Lincoln County is among 27 counties in Kentucky now under a water shortage watch issued by the Energy and Environment Cabinet today.
Citizens living in areas under the watch should closely monitor local news sources for notification from water suppliers on reducing demands for water, according to a news release.
A Water Shortage Watch is issued when drought conditions have the potential to threaten the normal availability of drinking water supply sources. Officials at the Kentucky Division of Water (DOW) study rainfall amounts, reservoir levels, streamflows, the Palmer Drought Index and the Drought Monitor when determining drought status.
Information from the EEC shows a monitoring point in Lincoln County has received just 16 percent of the rainfall normally expected over the last 30 days and 59 percent of the normal rainfall expected over the last 60 days.
Lincoln is one of 84 Kentucky counties with burn bans currently in place, according to the Kentucky Forestry Department.
Some rain fell in Stanford and the Halls Gap area Thursday afternoon, as ominously black clouds passed through the area, but Lincoln County Fire Chief Danny Glass said other areas of the county like McKinney saw no rain at all.
While soil moisture levels in Lincoln are still about average according to data from the U.S. Geological Survey, the county is classified as being in a level 1 moderate drought according to the U.S. Drought Monitor service.
All Kentuckians should increase their awareness of the current drought situation and prepare to make adjustments to their water use, said Drought Coordinator Bill Caldwell.
The following counties, listed by Drought Management Area (DMA), meet the criteria to be included in the water watch:
Barren River DMA – Monroe, Simpson, Warren
Buffalo Trace DMA – Fleming, Robertson
Bluegrass DMA – Anderson, Bourbon, Clark, Estill, Fayette, Franklin, Garrard, Harrison, Jessamine, Lincoln, Madison, Mercer, Nicholas, Scott, Woodford
Cumberland Valley DMA – Whitley
Green River DMA – Webster
Kentucky River DMA – Lee, Owsley
Northern Kentucky DMA – Owen, Pendleton
Pennyrile DMA – Crittenden
Caldwell explained that high temperatures combined with precipitation deficits frequently create surges in the demand for water, often exceeding a water supplier’s ability to meet that demand. Many communities in the Water Shortage Watch areas have issued local water advisories in response to unusually high demands and reduced raw water supplies, he said, adding that citizens in the Water Shortage Watch areas should be prepared to reduce water use upon request by their local water supplier.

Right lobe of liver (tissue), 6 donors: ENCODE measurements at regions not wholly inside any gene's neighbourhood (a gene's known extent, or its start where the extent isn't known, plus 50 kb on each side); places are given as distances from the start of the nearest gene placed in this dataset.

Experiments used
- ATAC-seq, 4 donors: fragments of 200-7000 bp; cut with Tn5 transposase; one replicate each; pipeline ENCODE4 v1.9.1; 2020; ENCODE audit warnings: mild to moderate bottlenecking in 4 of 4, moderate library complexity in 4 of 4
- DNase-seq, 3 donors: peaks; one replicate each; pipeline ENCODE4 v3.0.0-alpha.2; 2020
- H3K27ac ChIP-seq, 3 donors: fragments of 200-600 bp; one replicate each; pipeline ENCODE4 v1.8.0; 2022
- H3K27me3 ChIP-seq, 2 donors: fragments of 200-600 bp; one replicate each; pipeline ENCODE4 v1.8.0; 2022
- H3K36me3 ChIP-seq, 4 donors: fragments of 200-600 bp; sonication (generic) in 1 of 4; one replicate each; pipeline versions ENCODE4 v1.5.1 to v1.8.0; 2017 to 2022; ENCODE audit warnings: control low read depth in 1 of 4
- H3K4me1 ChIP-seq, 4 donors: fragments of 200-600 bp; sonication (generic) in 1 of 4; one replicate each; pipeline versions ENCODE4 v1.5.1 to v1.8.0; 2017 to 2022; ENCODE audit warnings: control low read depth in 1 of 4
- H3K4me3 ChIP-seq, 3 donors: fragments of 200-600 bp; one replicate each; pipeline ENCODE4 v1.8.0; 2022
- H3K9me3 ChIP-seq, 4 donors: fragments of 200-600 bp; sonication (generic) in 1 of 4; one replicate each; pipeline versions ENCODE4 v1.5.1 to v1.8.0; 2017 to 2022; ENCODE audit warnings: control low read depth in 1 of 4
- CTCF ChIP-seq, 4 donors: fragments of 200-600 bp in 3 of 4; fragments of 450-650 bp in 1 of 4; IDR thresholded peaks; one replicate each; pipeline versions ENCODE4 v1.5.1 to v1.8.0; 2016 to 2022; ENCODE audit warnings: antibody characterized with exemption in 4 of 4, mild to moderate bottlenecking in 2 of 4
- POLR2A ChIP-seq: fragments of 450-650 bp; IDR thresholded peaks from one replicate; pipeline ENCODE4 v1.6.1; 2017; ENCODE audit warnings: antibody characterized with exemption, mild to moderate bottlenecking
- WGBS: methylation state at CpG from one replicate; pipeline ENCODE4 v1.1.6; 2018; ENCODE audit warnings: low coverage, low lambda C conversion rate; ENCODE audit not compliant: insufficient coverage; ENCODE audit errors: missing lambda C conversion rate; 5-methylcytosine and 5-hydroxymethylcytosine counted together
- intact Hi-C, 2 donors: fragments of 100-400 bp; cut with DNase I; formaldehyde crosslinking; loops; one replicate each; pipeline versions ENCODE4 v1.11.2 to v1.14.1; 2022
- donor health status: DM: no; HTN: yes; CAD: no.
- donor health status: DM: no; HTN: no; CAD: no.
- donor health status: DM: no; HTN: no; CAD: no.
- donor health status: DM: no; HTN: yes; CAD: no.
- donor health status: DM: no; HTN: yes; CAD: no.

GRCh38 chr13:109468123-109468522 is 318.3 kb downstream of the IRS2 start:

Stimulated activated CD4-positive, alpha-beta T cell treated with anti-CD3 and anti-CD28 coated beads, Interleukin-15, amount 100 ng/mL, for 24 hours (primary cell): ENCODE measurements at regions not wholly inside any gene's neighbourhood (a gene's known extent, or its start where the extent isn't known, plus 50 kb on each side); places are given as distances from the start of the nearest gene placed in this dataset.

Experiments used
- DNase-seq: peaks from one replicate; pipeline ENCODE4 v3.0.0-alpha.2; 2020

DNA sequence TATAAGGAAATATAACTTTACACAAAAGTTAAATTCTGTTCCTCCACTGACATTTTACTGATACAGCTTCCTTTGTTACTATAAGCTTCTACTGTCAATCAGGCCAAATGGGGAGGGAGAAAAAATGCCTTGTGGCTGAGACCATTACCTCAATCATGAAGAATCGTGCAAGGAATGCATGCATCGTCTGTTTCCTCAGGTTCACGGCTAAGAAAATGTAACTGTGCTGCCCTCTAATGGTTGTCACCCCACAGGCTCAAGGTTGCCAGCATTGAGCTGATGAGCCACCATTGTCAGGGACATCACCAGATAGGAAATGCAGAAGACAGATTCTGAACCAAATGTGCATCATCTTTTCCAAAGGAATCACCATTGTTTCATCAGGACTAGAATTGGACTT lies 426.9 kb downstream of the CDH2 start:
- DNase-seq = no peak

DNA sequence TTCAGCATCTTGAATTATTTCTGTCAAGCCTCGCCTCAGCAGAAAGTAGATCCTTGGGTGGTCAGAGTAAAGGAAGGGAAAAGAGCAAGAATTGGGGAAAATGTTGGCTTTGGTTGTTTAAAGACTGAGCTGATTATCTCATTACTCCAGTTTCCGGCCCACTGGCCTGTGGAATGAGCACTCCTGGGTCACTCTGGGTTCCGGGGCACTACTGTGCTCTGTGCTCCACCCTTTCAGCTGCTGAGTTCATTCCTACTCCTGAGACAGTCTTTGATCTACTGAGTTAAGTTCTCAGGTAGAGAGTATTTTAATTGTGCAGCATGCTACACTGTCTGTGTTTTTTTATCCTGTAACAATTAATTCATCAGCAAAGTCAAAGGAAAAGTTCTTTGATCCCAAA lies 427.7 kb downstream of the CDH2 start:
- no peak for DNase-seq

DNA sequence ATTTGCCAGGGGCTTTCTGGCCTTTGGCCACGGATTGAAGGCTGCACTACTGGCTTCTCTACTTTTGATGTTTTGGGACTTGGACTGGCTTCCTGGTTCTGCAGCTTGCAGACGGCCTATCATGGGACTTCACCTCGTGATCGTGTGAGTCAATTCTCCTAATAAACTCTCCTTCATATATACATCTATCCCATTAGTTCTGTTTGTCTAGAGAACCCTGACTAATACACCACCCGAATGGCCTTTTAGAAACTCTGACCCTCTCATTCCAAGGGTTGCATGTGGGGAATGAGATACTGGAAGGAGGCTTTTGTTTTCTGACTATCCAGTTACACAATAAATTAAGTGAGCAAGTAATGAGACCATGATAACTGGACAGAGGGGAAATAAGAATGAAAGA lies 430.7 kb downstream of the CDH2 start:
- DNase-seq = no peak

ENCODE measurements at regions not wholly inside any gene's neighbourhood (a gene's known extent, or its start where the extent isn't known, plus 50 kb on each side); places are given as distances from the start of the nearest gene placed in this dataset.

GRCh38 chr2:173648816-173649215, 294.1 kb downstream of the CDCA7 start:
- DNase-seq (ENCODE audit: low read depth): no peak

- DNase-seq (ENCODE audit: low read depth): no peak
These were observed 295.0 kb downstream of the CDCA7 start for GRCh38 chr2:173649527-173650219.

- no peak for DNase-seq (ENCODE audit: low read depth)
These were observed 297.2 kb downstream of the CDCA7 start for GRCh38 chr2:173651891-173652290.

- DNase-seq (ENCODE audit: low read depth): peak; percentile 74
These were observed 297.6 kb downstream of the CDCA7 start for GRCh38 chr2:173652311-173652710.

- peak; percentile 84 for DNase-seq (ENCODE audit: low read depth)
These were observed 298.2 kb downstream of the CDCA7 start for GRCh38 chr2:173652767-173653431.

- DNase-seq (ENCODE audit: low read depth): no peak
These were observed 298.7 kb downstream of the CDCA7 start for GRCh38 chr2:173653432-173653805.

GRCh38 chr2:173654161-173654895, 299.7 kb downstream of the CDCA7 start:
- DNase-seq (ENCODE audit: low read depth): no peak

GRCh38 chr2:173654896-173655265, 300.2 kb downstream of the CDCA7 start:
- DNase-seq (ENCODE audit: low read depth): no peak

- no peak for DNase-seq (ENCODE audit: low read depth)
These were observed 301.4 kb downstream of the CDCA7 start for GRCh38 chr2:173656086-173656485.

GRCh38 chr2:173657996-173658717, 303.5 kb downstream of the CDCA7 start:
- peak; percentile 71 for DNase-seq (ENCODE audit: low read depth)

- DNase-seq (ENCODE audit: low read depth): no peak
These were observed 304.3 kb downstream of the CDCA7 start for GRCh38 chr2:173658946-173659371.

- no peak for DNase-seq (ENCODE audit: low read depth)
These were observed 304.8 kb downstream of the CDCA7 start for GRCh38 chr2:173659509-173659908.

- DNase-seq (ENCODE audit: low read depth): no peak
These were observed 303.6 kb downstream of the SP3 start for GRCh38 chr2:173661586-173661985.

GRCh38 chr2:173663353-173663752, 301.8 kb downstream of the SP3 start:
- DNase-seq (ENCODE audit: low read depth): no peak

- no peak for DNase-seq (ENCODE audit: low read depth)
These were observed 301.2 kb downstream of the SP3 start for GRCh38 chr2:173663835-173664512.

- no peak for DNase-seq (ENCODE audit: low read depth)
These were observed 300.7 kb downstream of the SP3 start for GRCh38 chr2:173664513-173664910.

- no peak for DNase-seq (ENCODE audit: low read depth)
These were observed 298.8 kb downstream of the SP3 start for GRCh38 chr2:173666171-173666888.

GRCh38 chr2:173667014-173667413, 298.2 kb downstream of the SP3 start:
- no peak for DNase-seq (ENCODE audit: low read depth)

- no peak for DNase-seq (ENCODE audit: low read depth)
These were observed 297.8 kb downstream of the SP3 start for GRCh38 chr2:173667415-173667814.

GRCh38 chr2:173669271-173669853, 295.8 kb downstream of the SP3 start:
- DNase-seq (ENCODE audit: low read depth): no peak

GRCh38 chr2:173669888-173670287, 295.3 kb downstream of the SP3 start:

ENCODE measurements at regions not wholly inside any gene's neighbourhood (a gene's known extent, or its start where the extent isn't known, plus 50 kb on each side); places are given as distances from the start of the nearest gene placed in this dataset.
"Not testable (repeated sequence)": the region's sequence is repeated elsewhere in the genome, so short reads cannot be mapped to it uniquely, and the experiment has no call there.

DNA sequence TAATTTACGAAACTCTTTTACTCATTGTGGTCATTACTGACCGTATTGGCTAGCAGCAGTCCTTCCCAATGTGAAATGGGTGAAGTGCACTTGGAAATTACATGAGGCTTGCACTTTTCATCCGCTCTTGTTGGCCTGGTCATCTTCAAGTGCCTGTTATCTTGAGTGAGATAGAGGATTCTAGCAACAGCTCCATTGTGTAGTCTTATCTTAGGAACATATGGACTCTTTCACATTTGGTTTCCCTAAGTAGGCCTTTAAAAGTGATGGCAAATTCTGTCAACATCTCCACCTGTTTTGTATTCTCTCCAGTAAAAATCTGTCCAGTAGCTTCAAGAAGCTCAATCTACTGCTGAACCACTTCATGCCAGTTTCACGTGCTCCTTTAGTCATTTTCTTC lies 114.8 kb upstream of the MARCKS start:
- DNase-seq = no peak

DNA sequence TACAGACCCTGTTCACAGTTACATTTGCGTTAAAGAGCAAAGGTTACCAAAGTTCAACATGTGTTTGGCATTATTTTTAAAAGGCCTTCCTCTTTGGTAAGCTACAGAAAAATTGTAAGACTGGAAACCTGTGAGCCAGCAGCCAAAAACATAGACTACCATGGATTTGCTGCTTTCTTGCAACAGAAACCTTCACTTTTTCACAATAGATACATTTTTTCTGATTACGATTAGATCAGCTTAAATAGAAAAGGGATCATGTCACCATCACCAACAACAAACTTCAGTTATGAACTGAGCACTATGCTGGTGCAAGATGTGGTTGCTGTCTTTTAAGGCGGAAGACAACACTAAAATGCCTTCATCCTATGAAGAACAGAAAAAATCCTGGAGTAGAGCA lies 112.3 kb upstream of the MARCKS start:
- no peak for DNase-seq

In areas not included in this Water Shortage Watch, water supply sources remain at acceptable levels, but capacity issues associated with high temperatures and dry conditions have prompted local water advisories in several counties, Caldwell said. Citizens across the Commonwealth should heed local water suppliers’ requests for water conservation when local advisories are issued, he said.
In all areas of Kentucky, self-supplied individuals on wells or other small sources should avoid excessive water use and report losses of water supply to their county health department, Caldwell said.
State climatologist Stuart Foster said “the combined impact of dry conditions and extremely hot temperatures at this time is causing a one-two punch.”
“An exceptionally dry June throughout the state coupled with some record-high temperatures over the past week have caused drought conditions to intensify and spread eastward to cover most of Kentucky,” Foster said. “The current situation is reminiscent of 1988, while there are some indications that persistence of the current hot and dry pattern that would trigger comparisons to droughts from the 1930s.”
Agriculture has been particularly hard hit in western Kentucky counties.
“The timing of the drought on corn has already and will continue to reduce yields significantly,” said University of Kentucky Agricultural Meteorologist Tom Priddy. “Doubled-cropped soybeans are having a difficult time with germination. Ponds are running low for irrigation purposes and watering of livestock. Western and central locations may be near the point where rain would provide little benefit for corn and soybean growth, development and yield.”
Caldwell said public water suppliers play a vital role in helping drought specialists monitor the drought’s progression.
“Water suppliers in the 27-county watch area and throughout the state should closely monitor their supply sources and notify the Division of Water if water shortages occur,” Caldwell said.
Editor's note: information from Kentucky Press News Content Service.